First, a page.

This week, Sept. 20-24, the American Bar Association is joining more than a dozen national professional groups to urge the White House and Congress to relieve the burdens of heavy student loan debt on recent graduates.
During Student Debt Week of Action, ABA members will work alongside professionals at the American Institute of Architects, the American Psychological Association, the National Association of Realtors, the American Association of Medical Colleges and other groups to help debt-plagued young professionals.
The ABA is urging its members and all lawyers to contact their elected officials. Find out how you can get involved here.
More than 90% of law students take out loans to pay for law school and the typical student has $130,000 in total debt at graduation, according to a 2021 survey by the ABA Young Lawyers Division. While a small percentage of young lawyers secure high-paying jobs at large law firms after graduation, the vast majority do not.
In fact, many new lawyers work at lower-paying jobs – at nonprofits that serve disadvantaged individuals, in prosecutors and public defenders’ offices and at local, state and federal government agencies. The median salary for a first-year legal aid lawyer in 2018 was $48,000, and for a public interest lawyer it was $50,300, according to a survey by the National Association for Law Placement. The median starting salary for a first-year local prosecutor in 2018 was $56,200, and for a public defender it was $58,300.
Most young lawyers struggle to pay their student loans and some wind up in heavier debt after years of repayments because of accumulating interest. As a result, many new lawyers suffer from mental health issues and postpone major life decisions because of their huge debt.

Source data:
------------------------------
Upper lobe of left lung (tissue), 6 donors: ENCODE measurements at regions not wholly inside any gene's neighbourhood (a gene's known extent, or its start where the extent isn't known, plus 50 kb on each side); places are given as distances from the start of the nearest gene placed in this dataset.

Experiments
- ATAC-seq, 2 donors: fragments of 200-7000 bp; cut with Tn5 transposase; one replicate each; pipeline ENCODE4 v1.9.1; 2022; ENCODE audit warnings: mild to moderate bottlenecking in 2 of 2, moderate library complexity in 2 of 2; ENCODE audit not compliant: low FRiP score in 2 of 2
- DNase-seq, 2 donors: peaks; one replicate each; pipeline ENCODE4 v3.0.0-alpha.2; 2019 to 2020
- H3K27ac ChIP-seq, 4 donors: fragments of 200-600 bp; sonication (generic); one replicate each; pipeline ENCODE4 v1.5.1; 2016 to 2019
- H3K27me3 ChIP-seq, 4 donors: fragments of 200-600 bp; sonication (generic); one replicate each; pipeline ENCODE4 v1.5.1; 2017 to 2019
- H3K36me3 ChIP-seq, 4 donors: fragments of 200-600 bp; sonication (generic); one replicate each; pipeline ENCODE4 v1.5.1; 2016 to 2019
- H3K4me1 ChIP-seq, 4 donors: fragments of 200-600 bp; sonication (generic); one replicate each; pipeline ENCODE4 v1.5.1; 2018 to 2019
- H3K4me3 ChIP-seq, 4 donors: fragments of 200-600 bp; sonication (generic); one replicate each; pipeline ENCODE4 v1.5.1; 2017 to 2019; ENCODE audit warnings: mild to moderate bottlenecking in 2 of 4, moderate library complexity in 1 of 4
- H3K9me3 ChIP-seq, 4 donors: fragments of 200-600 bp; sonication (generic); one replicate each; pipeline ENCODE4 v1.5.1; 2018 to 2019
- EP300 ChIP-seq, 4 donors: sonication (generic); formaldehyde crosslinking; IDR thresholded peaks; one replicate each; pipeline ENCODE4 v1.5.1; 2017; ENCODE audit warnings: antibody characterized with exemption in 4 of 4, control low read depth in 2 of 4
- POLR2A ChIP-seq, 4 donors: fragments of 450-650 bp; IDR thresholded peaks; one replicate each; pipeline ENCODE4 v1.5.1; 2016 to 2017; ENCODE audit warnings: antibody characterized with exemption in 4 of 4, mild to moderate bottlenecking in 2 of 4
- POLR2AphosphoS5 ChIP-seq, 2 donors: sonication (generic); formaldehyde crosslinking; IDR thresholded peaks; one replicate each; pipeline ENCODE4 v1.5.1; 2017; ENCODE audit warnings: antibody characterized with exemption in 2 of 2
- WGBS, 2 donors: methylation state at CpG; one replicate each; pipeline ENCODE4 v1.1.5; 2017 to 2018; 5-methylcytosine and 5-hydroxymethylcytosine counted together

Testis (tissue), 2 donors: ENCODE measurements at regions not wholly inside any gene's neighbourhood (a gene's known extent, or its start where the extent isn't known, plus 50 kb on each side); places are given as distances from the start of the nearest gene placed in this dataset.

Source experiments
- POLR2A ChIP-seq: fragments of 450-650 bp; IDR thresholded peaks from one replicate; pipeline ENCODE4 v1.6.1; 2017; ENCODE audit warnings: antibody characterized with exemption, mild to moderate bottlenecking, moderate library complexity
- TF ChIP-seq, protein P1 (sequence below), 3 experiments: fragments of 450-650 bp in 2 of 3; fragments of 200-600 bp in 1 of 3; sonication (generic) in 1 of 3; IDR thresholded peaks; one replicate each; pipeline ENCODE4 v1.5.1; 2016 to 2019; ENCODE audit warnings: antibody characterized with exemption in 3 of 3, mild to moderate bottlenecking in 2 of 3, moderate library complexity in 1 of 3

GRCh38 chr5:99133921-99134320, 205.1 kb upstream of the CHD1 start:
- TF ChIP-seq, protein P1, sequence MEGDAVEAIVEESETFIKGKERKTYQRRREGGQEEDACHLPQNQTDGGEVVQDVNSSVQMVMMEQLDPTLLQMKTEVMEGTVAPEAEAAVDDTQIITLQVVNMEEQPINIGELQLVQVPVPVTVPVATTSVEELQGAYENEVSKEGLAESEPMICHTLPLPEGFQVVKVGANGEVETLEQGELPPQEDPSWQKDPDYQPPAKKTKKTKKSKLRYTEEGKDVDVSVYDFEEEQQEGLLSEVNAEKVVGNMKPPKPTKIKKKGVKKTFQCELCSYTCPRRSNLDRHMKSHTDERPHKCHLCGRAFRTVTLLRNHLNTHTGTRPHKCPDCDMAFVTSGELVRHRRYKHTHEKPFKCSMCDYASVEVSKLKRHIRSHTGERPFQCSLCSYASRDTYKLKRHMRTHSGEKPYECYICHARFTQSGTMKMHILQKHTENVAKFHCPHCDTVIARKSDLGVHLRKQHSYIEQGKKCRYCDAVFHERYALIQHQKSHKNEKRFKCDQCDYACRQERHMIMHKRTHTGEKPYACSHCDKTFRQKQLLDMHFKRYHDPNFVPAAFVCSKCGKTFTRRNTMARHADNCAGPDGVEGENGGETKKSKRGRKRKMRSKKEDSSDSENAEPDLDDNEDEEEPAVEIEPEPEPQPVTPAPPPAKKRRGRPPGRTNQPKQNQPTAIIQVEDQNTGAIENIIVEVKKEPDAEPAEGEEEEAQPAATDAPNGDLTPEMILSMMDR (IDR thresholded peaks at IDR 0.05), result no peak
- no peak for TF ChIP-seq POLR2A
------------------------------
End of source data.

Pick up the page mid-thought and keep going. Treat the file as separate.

For example, in the 2021 survey, 39% of young lawyers said they postponed or decided not to have children because of heavy loan burdens, and 27% postponed or decided not to get married. Nearly two-thirds of young lawyers (65%) said they suffered from high stress or overwhelming stress because of their law school debt.
During Student Debt Week of Action, the ABA is urging members to send letters through the ABA congressional message portal, engage online or meet with their elected officials by teleconference or videoconference. More information is available at the action week website. Law firms and other groups can participate and receive a packet of resources at the website or by emailing firstname.lastname@example.org.
Participants will urge the Biden administration and Congress to:
- Forgive some amount of student loan debt
- Offer borrowers the ability to refinance federal student loans at lower interest rates
- Extend the current student loan forbearance period
- Strengthen the Public Service Loan Forgiveness program
- Support the FRESH START through Bankruptcy Act of 2021, which would allow struggling borrowers to seek a bankruptcy discharge for federal student loans after a 10-year waiting period.
A full schedule of events, plus summaries of the issues and ABA policies, is available at the event website.
- ABA House of Delegates: Resolution 512 on student loan debt (August 2021)
- U.S. Senate: The FRESH START Through Bankruptcy Act of 2021
- U.S. Department of Education: Public Service Loan Forgiveness Help Tool
- ABA Journal: